HMRC Is Shite

HMRC Is Shite
Dedicated to the taxpayers of Britain, and the employees of Her Majesty's Revenue and Customs (HMRC), who have to endure the monumental shambles that is HMRC.

Thursday, 23 September 2010

The £1.5BN Write Off

Write OffThe media report that HMRC has a backlog of approximately 7.5m tax cases that, because they date back to 2007/8 (pre new IT system), are being dealt with manually.

Within the backlog are underpayments of approximately £2BN.

Exchequer Secretary, David Gauke, was very clear recently in Parliament stating that:

"Being left with the worst deficit in peacetime history means we simply cannot afford to write off all of these underpayments."

As ever with politicians, words and reality do not always match.

The fundamental issue facing HMRC is that they have to perform a cost benefit analysis to determine as to whether their resources (time, manpower and money) that they will need to use to chase up these debts will be actually "adding value" in recovering this debt.

In simple terms, will the debt recovered exceed the costs of actually recovering it?

Given the age of some of the debt taxpayers could mount a legal challenge against any recovery effort by HMRC, which in turn would cost HMRC (wrt time, effort and legal fees) were HMRC to stand its ground.

Like it or not, whatever the politicians and shouty media say, this is a simple matter of weighing up costs vs returns.

The BBC have quoted an unnamed HMRC employee:

"For each underpayment there are thousands of pounds owed. Underpayments are very frustrating.

If we had the chance to sort it out three years ago we could have recovered the money. It is now likely to be written off if it's over two years – we're not looking at underpayments beyond two years.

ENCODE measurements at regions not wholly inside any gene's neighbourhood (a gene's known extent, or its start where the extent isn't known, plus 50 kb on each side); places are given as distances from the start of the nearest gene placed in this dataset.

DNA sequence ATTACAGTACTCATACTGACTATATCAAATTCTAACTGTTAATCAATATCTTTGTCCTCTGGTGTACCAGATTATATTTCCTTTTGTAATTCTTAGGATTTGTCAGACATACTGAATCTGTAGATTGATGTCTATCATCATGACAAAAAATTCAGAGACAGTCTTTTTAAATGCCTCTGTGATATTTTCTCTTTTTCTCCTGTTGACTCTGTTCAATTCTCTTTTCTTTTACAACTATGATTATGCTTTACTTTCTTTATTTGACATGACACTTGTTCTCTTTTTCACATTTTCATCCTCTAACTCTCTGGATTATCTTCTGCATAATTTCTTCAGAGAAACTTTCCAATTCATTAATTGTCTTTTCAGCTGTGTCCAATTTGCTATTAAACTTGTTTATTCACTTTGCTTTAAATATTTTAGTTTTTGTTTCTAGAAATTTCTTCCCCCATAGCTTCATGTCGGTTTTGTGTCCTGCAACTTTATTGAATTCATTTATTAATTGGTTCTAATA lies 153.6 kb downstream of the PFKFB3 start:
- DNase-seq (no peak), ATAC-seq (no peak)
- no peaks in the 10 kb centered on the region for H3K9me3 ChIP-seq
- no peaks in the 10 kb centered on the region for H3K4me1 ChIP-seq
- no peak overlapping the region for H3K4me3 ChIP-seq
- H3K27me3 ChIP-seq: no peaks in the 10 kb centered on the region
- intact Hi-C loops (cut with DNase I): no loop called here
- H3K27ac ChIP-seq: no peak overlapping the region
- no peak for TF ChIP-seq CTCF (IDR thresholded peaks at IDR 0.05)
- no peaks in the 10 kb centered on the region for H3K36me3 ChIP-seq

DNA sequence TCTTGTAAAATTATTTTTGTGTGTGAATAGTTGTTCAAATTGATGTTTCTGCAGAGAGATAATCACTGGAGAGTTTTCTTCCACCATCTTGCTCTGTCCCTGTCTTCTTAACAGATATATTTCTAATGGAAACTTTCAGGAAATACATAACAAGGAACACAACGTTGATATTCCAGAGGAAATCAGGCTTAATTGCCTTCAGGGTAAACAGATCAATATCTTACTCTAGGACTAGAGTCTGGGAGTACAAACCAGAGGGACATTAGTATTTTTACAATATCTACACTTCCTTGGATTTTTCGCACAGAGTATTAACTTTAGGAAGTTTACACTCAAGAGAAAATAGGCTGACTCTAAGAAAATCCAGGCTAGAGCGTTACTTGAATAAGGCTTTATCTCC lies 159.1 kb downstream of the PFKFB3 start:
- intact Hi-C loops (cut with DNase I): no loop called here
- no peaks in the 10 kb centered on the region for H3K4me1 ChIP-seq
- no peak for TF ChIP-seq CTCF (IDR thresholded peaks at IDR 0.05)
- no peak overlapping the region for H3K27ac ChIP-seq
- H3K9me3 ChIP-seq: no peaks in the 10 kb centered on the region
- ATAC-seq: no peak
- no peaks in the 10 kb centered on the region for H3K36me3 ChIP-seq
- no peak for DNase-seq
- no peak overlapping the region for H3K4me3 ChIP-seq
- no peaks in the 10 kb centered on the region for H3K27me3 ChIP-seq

Our directors are telling people that [those who owe tax] will appeal and fight it and this will generate more work
."

The BBC report estimates a write off of around £1.5BN.

Whilst it is quite correct to argue that HMRC should not have found itself in this situation, it is not correct for the politicians (who have totally "buggered" HMRC up over the years) and shouty media to start moaning at HMRC for making a perfectly correct financial assessment that if the costs of recovery exceed the returns then the debt should be written off.

Financial reality and politicians' soundbites do not always match.

Tax does have to be taxing.

Professional Cover Against the Threat of Costly TAX and VAT Investigations

What is TAXWISE?

TAXWISE is a tax-fee protection service that will pay up to £75,000 towards your accountant's fees in the event of an HM Revenue & Customs full enquiry or dispute.

To find out more, please use this link Taxwise

Tax Investigation for Dummies, by Nick Morgan, provides a good and easy to read guide for anyone caught up in an HMRC tax investigation. A must read for any Self Assessment taxpayer.

Click the link to read about: Tax Investigation for Dummies

HMRC Is Shite (www.hmrcisshite.com), also available via the domain www.hmrconline.com, is brought to you by www.kenfrost.com "The Living Brand"

4 comments:

  1. Looks like another government department taking the easy option out. The CSA have always shied away from cases where they may have to actually do some work to recover the money owed as well.

    This is just another kick in the teeth for people who do the right thing.

    ReplyDelete
  2. I agree!! Why should sa customers pay and paye get off with 300.00 when some of them have earned thousands and knew they werent paying enouh tax!! It is a joke and I know I work there.

    ReplyDelete
  3. Have you seen Professor John Sedodn's criticisms of HMRC?

    He started highlighting what was wrong in his newsletters in 2006 and for some reason the government will not ask him to sort it out

    http://www.systemsthinking.co.uk/6-news-0.asp

    ReplyDelete
  4. 23 September 2010 20:32, very true.
    A few years ago we got some tax credits and because I earned more than expected (I am self employed) we had to pay some back. Now I see that I should have just made an accounting mistake and I would not have had to pay back the £200.

    ReplyDelete